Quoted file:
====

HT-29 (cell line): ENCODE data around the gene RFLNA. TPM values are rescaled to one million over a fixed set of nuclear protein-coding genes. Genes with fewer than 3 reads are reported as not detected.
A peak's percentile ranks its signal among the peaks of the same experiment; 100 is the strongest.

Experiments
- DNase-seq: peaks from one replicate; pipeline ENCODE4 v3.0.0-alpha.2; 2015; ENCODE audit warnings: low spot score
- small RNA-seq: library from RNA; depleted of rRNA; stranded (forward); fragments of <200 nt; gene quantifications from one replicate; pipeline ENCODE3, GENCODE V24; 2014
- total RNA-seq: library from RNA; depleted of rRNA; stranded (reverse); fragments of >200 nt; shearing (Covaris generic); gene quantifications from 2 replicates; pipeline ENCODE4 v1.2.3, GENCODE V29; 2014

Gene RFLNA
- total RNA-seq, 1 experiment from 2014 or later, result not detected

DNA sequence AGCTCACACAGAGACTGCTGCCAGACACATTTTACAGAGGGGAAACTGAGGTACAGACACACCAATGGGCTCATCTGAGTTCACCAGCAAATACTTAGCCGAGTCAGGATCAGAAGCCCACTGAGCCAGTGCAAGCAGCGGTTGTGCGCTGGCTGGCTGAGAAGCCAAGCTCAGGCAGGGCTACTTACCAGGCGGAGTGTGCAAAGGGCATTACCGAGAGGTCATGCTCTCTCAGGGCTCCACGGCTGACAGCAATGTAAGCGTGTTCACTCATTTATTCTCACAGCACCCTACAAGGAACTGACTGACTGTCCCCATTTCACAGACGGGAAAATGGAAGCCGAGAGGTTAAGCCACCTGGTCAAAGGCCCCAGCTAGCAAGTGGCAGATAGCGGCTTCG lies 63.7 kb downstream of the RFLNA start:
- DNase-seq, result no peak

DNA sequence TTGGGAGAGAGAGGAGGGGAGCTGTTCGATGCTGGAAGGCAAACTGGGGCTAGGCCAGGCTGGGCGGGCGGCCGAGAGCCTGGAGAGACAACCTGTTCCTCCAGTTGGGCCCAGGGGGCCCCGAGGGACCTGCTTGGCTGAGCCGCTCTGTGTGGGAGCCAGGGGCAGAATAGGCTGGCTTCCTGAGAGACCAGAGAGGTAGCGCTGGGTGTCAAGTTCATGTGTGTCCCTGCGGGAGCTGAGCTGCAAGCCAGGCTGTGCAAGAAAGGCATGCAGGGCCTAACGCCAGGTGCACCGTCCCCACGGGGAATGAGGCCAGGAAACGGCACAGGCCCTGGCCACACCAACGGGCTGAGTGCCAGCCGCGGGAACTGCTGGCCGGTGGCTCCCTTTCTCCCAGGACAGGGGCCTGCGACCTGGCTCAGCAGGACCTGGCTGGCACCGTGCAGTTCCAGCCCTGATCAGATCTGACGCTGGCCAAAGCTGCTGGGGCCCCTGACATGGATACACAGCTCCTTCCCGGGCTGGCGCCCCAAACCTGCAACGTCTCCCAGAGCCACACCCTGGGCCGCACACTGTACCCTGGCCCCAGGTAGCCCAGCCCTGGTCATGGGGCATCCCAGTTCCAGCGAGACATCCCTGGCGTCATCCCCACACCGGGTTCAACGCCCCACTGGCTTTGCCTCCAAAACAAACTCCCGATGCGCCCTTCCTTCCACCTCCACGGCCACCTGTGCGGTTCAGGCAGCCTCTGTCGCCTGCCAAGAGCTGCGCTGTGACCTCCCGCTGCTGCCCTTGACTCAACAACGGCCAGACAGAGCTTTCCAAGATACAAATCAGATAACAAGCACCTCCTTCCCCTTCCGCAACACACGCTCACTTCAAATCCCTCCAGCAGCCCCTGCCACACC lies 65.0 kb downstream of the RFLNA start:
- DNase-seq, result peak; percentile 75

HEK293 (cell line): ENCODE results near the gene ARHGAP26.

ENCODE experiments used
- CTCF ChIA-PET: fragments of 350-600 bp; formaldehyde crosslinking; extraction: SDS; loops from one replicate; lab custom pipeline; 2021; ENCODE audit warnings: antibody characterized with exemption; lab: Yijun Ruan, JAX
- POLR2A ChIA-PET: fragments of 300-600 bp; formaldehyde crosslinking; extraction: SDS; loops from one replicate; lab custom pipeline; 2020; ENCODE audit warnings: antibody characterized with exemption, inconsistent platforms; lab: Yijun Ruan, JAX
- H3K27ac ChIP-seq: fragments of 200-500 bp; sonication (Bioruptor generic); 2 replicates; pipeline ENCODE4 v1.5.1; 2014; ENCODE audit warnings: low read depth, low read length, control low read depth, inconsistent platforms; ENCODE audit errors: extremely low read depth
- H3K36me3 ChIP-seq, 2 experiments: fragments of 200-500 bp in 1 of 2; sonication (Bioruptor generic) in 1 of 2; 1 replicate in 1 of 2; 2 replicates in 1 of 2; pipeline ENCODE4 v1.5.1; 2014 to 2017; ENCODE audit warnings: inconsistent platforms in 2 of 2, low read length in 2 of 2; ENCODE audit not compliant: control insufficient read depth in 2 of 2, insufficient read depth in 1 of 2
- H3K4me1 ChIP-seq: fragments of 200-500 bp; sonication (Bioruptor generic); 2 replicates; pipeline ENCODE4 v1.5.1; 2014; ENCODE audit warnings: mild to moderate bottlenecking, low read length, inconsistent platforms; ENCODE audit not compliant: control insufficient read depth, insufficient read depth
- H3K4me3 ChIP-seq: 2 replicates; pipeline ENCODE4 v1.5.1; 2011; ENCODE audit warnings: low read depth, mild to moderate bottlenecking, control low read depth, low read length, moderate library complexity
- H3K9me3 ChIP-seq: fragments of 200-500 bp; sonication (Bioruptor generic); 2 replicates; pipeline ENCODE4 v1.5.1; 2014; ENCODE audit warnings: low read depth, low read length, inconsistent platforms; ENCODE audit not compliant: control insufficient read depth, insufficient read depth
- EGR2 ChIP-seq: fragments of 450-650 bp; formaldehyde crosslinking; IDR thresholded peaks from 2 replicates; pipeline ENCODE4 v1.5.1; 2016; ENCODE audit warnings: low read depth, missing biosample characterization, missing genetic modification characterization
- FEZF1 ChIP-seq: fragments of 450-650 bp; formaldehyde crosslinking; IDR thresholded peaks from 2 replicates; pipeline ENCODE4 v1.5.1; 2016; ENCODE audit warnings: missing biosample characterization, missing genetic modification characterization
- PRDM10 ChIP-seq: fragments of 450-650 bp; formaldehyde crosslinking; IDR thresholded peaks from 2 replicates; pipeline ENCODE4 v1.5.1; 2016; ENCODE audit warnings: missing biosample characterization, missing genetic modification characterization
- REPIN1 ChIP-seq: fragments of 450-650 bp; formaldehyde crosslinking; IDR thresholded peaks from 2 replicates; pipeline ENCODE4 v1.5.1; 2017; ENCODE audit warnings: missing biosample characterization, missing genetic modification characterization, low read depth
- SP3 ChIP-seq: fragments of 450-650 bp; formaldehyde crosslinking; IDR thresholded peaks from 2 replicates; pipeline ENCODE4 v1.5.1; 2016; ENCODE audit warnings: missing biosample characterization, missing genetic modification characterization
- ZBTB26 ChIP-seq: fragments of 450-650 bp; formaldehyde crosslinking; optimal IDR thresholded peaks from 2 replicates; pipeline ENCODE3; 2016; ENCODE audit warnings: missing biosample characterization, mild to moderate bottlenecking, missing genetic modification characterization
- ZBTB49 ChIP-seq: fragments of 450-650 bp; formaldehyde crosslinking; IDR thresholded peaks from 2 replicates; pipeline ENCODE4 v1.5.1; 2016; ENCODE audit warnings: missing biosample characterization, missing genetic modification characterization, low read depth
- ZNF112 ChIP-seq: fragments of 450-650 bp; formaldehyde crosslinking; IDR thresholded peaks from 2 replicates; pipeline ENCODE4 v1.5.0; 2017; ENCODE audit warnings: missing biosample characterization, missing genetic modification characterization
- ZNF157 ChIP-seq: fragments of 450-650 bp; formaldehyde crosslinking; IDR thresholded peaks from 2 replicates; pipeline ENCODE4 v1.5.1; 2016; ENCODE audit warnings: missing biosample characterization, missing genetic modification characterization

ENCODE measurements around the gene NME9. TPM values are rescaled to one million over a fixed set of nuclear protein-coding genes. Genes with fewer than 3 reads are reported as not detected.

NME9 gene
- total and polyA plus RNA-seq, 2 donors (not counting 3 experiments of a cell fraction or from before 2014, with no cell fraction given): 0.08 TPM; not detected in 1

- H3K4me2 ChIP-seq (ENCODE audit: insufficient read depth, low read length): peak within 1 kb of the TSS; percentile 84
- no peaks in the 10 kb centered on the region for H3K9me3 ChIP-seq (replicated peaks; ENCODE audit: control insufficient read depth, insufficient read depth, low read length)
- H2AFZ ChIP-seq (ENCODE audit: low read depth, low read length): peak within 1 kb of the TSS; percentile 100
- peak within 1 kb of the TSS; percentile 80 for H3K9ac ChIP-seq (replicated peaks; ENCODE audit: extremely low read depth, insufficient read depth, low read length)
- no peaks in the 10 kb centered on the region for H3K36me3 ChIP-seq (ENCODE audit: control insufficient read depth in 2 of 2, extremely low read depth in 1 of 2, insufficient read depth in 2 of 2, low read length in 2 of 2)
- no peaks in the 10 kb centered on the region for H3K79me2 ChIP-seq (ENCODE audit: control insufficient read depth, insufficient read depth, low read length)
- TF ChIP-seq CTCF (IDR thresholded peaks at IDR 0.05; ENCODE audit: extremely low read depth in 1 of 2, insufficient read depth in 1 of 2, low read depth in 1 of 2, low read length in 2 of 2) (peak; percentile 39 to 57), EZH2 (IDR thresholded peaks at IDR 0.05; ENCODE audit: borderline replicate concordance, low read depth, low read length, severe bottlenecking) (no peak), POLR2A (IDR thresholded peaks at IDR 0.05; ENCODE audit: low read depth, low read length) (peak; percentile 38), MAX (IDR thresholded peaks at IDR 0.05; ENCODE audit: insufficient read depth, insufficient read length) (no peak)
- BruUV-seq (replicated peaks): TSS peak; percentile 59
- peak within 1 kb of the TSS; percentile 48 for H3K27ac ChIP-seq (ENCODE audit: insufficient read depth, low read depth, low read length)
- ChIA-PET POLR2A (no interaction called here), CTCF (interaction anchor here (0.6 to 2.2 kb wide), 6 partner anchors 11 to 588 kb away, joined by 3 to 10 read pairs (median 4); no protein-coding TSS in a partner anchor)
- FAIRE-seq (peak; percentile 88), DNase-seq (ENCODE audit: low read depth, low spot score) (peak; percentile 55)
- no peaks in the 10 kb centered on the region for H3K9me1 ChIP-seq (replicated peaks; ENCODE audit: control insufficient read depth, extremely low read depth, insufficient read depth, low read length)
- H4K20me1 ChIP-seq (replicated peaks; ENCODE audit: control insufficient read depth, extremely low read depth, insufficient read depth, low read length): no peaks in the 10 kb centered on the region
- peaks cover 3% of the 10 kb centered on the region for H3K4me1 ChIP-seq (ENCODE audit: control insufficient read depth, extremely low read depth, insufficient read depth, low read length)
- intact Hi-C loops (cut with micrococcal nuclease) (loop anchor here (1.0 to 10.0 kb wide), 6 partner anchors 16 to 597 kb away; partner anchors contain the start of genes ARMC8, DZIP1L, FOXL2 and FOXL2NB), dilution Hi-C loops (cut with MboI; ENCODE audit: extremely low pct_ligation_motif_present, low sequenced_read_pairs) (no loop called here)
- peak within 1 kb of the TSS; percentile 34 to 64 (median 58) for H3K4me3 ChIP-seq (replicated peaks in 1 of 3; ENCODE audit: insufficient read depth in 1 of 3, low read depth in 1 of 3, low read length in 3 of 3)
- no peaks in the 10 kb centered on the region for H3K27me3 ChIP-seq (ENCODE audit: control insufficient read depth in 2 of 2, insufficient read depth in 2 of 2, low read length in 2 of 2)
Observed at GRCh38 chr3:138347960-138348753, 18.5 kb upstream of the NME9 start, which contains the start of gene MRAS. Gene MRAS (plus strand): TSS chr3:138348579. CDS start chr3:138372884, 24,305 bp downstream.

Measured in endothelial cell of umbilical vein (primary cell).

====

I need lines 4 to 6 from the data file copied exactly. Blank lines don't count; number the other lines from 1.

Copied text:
- DNase-seq: peaks from one replicate; pipeline ENCODE4 v3.0.0-alpha.2; 2015; ENCODE audit warnings: low spot score
- small RNA-seq: library from RNA; depleted of rRNA; stranded (forward); fragments of <200 nt; gene quantifications from one replicate; pipeline ENCODE3, GENCODE V24; 2014
- total RNA-seq: library from RNA; depleted of rRNA; stranded (reverse); fragments of >200 nt; shearing (Covaris generic); gene quantifications from 2 replicates; pipeline ENCODE4 v1.2.3, GENCODE V29; 2014